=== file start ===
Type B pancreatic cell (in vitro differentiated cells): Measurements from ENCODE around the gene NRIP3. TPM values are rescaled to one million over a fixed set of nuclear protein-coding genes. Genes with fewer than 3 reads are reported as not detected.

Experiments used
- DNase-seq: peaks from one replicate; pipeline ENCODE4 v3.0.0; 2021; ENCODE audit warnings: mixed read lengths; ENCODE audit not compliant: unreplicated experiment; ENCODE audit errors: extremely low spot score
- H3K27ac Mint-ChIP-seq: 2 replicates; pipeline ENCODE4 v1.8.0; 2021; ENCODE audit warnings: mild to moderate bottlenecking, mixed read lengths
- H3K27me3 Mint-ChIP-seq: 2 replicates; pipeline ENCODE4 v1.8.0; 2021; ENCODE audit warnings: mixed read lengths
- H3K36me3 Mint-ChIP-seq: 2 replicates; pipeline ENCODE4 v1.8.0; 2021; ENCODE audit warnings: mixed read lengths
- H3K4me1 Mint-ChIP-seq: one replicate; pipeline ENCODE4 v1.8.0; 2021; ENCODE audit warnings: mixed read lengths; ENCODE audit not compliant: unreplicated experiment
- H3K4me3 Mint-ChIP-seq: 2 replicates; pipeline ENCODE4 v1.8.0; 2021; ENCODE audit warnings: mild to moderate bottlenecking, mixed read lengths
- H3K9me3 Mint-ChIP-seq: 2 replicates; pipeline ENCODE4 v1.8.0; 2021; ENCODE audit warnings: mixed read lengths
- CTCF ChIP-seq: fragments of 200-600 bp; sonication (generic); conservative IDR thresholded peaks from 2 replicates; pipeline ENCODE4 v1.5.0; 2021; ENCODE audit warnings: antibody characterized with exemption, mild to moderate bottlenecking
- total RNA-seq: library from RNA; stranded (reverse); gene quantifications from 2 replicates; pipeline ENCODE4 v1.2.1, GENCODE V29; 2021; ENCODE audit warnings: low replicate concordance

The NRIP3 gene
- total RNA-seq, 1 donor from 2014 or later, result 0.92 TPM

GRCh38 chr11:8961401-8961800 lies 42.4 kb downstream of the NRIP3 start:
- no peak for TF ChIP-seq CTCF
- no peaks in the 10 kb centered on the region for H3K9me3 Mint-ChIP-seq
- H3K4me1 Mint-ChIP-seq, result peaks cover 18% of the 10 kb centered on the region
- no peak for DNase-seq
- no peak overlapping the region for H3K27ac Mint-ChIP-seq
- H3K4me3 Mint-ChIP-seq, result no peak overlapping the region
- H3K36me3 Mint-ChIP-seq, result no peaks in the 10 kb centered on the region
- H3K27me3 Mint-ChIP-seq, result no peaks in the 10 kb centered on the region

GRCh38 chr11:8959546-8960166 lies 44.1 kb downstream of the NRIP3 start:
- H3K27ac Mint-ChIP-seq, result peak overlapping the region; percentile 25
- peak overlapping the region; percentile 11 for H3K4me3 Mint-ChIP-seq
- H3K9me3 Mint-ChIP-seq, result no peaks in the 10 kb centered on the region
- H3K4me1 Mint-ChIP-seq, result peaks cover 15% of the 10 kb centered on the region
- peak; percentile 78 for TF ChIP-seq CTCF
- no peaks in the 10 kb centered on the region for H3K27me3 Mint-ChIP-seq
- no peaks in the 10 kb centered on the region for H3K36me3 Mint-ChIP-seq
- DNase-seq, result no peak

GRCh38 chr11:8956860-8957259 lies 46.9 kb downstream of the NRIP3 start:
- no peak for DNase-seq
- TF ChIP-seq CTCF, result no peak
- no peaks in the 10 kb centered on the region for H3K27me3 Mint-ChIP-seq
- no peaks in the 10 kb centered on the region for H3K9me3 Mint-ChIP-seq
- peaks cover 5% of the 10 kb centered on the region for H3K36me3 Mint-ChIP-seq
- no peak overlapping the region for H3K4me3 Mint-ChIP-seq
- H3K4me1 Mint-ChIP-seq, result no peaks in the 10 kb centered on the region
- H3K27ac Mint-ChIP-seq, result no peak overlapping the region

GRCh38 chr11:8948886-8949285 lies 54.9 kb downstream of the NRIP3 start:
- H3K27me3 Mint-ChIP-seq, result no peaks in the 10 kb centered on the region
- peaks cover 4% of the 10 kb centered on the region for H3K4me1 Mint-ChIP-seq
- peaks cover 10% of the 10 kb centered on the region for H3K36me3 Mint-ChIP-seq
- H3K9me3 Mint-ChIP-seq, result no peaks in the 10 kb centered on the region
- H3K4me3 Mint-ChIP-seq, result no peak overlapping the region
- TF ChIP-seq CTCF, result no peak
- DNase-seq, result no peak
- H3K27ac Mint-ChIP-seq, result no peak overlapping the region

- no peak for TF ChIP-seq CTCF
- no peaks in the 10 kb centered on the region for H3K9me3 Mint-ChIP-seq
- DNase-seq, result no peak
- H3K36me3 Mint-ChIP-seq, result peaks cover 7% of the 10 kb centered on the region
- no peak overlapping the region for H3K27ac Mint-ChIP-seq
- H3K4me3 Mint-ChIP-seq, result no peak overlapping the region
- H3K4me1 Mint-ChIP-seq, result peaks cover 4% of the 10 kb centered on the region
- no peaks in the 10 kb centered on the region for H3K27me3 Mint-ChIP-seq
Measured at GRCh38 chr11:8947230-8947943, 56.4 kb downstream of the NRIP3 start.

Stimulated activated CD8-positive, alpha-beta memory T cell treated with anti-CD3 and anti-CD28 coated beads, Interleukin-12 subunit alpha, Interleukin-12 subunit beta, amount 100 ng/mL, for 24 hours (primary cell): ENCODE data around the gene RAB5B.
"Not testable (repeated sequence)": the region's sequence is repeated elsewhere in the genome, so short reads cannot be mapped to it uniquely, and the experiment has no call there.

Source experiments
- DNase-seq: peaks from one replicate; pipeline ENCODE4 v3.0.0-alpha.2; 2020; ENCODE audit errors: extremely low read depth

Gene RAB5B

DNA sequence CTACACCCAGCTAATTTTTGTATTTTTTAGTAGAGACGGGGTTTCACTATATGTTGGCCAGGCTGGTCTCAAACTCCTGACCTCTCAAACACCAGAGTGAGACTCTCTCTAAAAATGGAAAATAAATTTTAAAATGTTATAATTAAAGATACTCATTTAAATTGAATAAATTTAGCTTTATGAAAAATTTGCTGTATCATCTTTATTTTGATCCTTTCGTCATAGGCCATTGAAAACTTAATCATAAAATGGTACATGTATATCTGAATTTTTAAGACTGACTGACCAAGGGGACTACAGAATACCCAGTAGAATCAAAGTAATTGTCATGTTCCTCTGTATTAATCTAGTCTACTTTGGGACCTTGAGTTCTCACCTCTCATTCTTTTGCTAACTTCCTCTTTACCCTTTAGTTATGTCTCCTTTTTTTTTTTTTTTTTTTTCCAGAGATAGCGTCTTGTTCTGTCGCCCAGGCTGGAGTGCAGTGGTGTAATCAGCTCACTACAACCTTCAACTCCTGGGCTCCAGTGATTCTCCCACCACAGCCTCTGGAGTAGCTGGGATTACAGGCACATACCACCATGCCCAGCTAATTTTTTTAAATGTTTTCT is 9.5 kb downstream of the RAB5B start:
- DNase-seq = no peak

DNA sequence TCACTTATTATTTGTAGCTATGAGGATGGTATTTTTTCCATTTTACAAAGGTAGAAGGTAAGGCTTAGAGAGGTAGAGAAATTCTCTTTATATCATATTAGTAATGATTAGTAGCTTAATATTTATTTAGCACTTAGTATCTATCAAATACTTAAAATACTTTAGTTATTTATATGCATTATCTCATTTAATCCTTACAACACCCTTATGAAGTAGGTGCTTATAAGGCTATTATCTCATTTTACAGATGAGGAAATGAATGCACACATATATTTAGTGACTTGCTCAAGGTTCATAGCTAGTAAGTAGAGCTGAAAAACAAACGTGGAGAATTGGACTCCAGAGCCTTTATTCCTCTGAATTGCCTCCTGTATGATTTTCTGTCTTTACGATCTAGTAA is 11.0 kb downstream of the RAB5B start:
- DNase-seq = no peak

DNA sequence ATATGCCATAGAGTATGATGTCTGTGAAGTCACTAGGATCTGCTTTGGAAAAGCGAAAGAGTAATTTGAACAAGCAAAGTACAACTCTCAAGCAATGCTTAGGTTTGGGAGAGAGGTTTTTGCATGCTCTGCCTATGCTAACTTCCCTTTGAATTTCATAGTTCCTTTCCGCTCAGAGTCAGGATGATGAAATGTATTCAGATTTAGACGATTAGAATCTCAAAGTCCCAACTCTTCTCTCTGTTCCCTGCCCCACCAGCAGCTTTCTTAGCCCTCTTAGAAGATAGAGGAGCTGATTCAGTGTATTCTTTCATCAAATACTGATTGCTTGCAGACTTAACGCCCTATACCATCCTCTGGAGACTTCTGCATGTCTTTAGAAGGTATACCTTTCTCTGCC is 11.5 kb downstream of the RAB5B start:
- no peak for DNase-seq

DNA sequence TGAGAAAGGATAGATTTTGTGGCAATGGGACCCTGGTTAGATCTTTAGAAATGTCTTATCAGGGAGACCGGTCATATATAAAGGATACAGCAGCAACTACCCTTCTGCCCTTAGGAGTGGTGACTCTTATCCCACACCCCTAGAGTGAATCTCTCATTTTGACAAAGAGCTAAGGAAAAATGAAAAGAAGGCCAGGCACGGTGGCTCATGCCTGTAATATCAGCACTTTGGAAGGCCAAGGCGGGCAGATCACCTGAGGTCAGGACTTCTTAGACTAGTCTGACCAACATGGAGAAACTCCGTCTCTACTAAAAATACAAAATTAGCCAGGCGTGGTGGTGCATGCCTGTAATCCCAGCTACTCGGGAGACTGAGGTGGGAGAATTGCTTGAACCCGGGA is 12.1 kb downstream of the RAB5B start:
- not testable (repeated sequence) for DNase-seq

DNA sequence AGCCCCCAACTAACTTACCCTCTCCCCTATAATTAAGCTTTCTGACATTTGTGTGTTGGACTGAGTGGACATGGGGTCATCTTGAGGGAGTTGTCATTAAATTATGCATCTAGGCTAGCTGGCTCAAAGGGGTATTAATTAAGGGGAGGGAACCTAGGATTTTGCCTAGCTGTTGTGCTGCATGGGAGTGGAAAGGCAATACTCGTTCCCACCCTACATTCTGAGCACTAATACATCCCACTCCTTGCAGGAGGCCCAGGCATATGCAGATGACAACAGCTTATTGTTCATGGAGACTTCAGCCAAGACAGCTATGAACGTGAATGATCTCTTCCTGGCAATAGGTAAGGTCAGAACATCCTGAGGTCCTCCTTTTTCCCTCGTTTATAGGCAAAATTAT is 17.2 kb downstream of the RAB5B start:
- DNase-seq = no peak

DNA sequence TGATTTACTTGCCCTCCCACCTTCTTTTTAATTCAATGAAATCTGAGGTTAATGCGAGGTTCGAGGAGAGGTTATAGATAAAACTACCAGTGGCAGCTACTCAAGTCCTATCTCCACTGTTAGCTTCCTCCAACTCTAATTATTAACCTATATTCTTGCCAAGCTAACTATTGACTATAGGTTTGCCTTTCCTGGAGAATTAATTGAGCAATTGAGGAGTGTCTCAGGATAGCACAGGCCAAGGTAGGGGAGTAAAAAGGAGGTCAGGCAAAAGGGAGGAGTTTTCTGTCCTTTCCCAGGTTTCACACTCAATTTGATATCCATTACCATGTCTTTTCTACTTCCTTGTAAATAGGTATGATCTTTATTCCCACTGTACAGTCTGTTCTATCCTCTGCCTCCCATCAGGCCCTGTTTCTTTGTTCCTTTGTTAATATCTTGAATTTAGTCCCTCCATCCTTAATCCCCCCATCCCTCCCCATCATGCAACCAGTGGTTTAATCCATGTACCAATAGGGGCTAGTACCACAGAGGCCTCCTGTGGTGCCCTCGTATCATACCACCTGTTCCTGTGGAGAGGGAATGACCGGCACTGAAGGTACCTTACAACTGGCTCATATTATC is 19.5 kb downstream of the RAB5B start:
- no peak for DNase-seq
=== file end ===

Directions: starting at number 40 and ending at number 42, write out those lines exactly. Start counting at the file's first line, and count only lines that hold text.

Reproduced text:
- H3K27ac Mint-ChIP-seq, result no peak overlapping the region

GRCh38 chr11:8948886-8949285 lies 54.9 kb downstream of the NRIP3 start:
- H3K27me3 Mint-ChIP-seq, result no peaks in the 10 kb centered on the region